MILWAUKEE -- A charge of first-degree intentional homicide was filed Tuesday against Jesse Anderson in the death of his wife, who was stabbed 21 times in the head, face and upper body.
In announcing the charge at a late afternoon news conference, Milwaukee County District Attorney E. Michael McCann revealed some of the evidence which implicated Anderson and disputed his story that his wife was randomly attacked.
Anderson told police he and his wife were attacked by two young black men the night of April 21 after they left a popular restaurant near the Northridge Shopping Mall. He said the attackers grabbed his wife and began stabbing her in the head and he was stabbed after he went to her rescue.
McCann said Mrs. Anderson had sustained at least 21 stab wounds to her face, head and upper body. She died of her injuries Thursday.
Anderson suffered four stab wounds to his chest, one of which punctured his lung. He left the hospital Saturday and was taken into police custody.
Anderson likely will appear in court Wednesday morning, McCann said.
The Milwaukee Sentinel reported this week that Anderson was in debt and stood to collect $500,000 on a life insurance policy if his wife died. McCann refused to discuss the reasons why Anderson would kill his wife.
'We are not going to speculate on a motive at this particular point, ' he said.
A Los Angeles Clippers cap and a red-handled fishing knife are the key pieces of evidence against Anderson, McCann said.
A witness told investigators that a man had purchased his Clippers hat at the Northridge mall the day of the stabbing for $20. The witness called police after hearing that a Clippers hat had been found at the scene of the stabbing.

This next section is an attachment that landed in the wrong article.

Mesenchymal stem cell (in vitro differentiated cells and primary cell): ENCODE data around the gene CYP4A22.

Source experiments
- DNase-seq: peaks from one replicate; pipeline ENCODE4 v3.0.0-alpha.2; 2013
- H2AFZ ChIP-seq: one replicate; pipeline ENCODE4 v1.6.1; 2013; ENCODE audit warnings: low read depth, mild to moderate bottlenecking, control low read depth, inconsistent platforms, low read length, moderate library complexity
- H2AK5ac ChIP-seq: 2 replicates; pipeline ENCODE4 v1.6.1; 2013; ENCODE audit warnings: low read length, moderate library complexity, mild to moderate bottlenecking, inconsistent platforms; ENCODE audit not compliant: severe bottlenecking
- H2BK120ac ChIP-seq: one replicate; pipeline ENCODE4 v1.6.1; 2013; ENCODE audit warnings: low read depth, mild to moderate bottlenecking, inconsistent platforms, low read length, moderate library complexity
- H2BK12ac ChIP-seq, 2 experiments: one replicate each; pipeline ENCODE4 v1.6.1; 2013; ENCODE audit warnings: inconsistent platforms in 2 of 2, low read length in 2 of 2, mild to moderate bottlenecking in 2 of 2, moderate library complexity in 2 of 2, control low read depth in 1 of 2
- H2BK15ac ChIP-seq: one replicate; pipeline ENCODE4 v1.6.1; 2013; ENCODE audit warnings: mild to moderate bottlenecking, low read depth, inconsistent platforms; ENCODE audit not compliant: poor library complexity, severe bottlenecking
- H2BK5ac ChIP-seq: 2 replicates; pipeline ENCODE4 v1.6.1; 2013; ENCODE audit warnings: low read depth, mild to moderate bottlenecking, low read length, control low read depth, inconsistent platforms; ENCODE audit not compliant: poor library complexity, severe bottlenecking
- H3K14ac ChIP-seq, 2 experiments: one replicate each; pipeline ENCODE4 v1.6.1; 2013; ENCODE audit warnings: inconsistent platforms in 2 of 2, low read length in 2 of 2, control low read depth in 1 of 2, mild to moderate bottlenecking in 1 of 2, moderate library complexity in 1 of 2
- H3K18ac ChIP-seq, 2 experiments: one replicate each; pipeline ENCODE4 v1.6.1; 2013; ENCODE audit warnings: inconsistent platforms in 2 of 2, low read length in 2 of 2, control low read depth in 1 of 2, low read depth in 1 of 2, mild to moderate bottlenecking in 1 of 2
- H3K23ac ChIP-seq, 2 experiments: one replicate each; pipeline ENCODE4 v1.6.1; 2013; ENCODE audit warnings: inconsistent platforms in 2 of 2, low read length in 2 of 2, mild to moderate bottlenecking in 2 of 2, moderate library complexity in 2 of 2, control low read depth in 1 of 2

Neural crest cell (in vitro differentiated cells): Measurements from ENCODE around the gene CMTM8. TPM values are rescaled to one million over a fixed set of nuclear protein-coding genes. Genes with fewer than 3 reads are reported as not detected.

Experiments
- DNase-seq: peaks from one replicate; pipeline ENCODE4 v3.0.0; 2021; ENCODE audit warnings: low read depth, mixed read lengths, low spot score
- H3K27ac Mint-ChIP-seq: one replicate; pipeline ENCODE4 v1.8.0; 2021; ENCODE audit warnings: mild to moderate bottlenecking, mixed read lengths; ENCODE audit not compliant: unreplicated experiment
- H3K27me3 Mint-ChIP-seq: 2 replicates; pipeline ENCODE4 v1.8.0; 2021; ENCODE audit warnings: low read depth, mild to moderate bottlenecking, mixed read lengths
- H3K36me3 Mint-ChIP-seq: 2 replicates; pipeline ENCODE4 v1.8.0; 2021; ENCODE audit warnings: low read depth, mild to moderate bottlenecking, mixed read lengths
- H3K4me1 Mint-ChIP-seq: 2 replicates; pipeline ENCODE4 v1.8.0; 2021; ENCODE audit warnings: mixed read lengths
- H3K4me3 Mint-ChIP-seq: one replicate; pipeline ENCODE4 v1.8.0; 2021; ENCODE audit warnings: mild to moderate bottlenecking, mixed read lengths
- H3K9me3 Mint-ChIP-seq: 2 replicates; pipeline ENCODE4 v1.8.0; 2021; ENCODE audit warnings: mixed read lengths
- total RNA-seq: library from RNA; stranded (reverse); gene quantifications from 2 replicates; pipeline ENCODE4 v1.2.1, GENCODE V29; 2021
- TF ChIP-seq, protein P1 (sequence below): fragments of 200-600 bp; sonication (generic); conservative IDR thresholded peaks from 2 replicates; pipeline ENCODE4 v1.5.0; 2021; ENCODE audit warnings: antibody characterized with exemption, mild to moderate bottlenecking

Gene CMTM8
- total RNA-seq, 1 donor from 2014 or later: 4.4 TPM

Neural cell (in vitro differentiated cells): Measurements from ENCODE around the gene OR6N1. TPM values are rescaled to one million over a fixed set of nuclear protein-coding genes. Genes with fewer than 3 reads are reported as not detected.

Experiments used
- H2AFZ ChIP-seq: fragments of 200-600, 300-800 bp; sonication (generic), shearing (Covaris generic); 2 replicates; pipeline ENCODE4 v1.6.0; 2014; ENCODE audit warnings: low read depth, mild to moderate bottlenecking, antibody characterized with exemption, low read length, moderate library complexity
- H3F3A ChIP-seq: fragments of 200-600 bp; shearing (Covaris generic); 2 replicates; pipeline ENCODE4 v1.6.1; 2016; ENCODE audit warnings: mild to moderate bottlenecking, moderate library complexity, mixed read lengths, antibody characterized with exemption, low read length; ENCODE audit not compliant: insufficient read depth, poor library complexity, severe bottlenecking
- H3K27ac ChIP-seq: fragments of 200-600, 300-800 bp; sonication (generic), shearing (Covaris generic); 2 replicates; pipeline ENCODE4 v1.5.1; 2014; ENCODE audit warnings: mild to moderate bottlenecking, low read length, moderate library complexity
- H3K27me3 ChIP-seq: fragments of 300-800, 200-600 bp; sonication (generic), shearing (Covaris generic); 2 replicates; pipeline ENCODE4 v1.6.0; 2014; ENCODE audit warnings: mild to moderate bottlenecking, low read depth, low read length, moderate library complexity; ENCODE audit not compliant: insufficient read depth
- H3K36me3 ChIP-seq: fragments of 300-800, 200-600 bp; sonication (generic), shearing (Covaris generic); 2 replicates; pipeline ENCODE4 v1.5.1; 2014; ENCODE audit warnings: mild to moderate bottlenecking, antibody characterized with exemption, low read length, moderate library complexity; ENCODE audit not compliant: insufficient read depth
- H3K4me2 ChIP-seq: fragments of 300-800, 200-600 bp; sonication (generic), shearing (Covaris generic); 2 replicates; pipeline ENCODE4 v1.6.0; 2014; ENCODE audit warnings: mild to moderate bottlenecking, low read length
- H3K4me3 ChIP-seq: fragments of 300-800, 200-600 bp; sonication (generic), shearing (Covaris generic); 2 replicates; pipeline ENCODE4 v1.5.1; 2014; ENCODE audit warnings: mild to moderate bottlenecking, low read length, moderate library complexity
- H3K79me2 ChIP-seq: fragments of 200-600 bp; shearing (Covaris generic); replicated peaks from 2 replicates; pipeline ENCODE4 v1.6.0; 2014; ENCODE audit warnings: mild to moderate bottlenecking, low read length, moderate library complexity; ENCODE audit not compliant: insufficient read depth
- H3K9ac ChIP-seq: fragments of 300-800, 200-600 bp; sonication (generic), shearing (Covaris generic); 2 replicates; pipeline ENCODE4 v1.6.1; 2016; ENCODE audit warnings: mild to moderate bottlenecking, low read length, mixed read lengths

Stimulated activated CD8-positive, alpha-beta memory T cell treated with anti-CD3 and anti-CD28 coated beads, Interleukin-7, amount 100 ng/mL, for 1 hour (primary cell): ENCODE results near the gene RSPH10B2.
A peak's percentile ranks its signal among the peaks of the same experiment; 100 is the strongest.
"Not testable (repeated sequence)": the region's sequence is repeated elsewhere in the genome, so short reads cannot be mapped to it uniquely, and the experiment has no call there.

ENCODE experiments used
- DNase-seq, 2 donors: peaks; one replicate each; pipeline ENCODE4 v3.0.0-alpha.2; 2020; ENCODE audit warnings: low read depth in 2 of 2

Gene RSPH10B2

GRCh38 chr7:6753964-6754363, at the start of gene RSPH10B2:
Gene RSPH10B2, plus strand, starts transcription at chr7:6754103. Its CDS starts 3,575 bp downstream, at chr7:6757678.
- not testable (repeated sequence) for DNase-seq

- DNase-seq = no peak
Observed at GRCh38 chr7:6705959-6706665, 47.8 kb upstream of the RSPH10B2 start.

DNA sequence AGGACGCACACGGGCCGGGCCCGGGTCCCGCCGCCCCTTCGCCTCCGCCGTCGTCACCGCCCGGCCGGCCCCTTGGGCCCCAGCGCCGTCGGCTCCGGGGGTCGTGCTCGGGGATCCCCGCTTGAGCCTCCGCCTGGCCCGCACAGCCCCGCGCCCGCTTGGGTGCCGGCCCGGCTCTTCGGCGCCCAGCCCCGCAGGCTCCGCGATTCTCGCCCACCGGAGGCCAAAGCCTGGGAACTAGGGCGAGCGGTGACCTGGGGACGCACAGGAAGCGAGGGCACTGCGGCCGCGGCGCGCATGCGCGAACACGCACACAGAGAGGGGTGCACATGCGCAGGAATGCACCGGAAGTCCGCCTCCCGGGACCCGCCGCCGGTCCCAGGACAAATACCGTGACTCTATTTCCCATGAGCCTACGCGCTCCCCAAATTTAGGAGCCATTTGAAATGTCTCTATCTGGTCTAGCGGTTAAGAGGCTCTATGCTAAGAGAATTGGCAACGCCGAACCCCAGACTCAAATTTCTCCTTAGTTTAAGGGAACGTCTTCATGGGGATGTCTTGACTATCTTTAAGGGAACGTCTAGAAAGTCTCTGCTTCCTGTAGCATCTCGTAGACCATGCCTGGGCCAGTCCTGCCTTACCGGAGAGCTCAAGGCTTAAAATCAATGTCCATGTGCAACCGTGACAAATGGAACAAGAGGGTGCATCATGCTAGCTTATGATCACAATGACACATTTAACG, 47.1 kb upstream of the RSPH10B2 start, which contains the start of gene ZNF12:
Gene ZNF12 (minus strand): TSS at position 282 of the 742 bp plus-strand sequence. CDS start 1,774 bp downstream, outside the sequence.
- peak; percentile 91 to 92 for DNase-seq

The hat found at the scene was identified by the witness as the one he had sold because it had a grease spot on it, McCann said. Further, the witness identified Anderson from a police lineup as the man who bought the hat.
Another person at the mall who witnessed the transaction also identified Anderson as the man who purchased the hat, McCann said.
An employee of a downtown Milwaukee store identified Anderson as the man who purchased a red-handled fishing knife identical to the one used to kill Mrs. Anderson, McCann said.
Anderson told police the knife with a 4-inch blade was left in his chest by his assailants and he pulled it out.
Anderson's family issued a statement and pledged to stand by him.
'This is a very sad and trying time for our family, but we want to affirm our love and support for Jesse,' read a statement released on behalf of Anderson's family by his attorneys, Dennis Coffey and David Geraghty. 'He is a loving father, brother and son and an important part of all of our lives.'
The Andersons' children, ages 5, 2 and 1, were temporarily placed in the custody of relatives from Illinois.